The parallels between Full Metal Alchemist, the Bush administration and the Iraq war are frightening.

(among FMA fans, we debate whether Dubyah has the lion-eatting-his-tail tattoo. ;-) )

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Post by Gillian » Mon Mar 17, 2008 8:37 pm

These are people with work in major museums.
And I'll bet these major museums wouldn't let anime within ten feet of their door.
Are these "better" art communities run by art professors? Art historians? Professional artists?
Professional artists for the most part. It's a veritable who's who as far as the industry goes -- animators, concept artists, illustrators. These aren't part-time hacks or "occasional art show artists" as you put it. Much of their work has already graced the covers of books, magazines or been committed to film.
I hope the artists who are snubbed find art communities without the certainity of their superiority.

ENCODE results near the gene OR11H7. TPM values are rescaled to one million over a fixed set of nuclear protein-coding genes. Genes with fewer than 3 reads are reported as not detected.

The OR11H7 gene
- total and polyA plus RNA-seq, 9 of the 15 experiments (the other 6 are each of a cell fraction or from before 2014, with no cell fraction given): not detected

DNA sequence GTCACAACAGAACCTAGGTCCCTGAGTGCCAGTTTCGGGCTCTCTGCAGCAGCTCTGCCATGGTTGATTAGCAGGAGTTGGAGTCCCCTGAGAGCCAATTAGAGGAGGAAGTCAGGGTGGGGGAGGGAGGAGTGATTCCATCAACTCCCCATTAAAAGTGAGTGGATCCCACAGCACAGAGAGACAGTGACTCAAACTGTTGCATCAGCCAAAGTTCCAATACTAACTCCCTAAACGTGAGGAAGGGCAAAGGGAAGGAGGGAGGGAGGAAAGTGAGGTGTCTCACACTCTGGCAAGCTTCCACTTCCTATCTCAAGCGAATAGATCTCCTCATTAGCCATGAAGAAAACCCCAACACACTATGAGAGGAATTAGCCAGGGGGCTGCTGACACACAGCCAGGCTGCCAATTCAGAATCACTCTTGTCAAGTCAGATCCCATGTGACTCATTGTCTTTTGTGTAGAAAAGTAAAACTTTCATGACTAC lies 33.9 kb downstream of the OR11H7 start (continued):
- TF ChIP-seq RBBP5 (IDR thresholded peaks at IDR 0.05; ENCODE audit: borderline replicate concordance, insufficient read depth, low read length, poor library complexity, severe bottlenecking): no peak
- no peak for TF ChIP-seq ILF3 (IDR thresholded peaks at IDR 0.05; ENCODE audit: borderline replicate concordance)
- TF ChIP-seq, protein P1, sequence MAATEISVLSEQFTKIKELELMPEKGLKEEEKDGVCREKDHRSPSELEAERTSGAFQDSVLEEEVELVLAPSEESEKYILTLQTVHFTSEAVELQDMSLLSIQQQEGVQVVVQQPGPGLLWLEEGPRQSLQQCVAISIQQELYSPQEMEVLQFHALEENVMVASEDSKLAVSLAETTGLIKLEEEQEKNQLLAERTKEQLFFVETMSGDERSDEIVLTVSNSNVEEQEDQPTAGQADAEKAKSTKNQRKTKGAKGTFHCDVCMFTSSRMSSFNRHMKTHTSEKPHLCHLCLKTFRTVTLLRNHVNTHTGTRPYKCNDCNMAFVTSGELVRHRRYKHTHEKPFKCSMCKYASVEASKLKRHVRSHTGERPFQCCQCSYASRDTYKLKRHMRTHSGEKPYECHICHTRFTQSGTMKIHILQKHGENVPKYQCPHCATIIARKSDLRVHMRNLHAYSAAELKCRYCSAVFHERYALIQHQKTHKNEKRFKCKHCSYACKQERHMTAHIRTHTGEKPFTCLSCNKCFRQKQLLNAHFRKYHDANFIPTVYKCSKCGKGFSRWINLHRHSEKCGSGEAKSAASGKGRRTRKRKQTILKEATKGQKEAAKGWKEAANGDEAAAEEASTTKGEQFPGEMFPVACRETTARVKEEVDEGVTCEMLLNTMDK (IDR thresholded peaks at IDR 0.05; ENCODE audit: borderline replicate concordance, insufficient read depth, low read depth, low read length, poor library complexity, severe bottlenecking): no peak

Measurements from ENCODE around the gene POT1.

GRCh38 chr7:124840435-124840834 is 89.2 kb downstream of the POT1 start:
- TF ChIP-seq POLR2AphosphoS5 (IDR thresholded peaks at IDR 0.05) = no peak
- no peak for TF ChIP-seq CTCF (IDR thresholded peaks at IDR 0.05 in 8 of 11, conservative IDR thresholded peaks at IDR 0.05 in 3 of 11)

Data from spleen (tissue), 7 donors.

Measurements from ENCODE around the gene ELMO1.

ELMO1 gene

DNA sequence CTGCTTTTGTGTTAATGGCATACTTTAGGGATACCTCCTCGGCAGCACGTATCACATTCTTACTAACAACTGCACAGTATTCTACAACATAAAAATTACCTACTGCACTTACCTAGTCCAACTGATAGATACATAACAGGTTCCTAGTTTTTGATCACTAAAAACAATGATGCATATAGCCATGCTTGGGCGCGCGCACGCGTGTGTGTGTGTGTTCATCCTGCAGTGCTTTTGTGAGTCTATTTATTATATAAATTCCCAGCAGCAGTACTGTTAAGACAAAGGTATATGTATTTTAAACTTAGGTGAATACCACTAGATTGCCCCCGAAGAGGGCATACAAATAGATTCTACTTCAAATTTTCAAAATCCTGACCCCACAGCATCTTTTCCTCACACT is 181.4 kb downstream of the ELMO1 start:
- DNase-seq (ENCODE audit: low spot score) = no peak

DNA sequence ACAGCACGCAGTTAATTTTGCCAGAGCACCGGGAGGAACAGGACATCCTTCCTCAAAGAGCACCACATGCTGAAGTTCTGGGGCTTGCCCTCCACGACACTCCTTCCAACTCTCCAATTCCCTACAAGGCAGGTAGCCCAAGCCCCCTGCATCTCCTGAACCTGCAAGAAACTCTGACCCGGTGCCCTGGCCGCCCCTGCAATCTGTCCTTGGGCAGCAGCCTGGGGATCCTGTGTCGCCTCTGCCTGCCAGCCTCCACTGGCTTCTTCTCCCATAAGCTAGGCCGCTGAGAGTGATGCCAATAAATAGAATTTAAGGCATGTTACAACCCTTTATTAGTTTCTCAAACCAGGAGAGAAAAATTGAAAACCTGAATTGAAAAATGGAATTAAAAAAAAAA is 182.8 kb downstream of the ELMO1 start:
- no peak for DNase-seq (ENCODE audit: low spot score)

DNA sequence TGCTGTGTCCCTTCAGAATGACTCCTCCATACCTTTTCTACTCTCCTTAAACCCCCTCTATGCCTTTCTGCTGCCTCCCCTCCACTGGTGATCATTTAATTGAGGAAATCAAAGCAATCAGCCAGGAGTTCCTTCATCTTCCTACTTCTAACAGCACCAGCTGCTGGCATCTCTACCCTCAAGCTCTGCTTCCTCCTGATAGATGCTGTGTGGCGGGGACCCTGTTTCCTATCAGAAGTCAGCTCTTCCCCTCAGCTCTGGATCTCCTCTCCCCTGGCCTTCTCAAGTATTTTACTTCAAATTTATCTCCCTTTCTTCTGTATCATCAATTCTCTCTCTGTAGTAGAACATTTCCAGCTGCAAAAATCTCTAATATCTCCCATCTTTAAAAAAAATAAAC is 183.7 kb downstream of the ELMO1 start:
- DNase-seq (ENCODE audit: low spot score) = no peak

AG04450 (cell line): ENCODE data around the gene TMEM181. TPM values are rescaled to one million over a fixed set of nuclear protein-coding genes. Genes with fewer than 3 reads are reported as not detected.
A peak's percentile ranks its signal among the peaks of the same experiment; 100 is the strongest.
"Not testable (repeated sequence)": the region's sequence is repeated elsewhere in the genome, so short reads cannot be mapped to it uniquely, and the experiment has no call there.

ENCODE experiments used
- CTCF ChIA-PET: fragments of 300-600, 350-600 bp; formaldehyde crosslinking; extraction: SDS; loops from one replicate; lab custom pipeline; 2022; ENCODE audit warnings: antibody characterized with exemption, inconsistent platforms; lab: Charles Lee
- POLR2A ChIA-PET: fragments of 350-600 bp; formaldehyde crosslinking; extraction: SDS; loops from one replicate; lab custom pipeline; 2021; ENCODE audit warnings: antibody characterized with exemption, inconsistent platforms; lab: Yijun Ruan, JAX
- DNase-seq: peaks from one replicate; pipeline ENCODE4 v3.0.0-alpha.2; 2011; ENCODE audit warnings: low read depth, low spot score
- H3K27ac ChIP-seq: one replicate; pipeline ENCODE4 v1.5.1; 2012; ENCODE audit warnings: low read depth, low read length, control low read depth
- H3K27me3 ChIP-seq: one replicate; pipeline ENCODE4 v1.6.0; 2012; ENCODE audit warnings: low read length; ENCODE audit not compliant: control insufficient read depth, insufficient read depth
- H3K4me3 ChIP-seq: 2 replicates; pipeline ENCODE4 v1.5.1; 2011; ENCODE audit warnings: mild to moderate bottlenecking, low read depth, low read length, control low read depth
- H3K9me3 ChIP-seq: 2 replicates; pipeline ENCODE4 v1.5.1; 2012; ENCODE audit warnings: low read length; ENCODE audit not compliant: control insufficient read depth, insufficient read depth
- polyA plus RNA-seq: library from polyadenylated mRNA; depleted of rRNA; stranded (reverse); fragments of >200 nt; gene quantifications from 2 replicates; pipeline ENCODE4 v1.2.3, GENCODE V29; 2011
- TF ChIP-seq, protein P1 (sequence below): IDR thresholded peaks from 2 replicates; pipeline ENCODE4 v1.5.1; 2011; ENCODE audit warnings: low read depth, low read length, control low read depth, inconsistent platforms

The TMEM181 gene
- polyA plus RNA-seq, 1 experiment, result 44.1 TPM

They have, and they are legion. But artists need a solid background in the basics first, and you can't do that if you've spent your formative years copying anime. Unfortunately, many see anime as a "high watermark" as far as artistic ability in their members, hence the shock when they're met with such brutal honesty in the places I mentioned. The biggest critique? They simply haven't mastered the fundamentals -- basic drawing skills, an understanding of anatomy, composition, perspective, color theory, etc., -- all of which they'll have to re-learn if they stand any chance of making it in their chosen field.
“Edward Elric changed the night he trapped his younger brother’s spirit in the unfeeling steel of an ancient suit of armor. That night, Edward and Alphonse exploited the clandestine science of Alchemy to attempt the unthinkable –resurrect their dead mother.
Hardly a new concept. Mary Shelley tackled the subject of re-animated corpses back 1818 when she authored Frankenstein -- a classic, I might add, and quite provocative for it's time.

Gillian, I’m curious: How many anime series and movies have you watched?
Enough to know I'm not impressed. But that's my opinion.

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Re: In praise of REAL anime!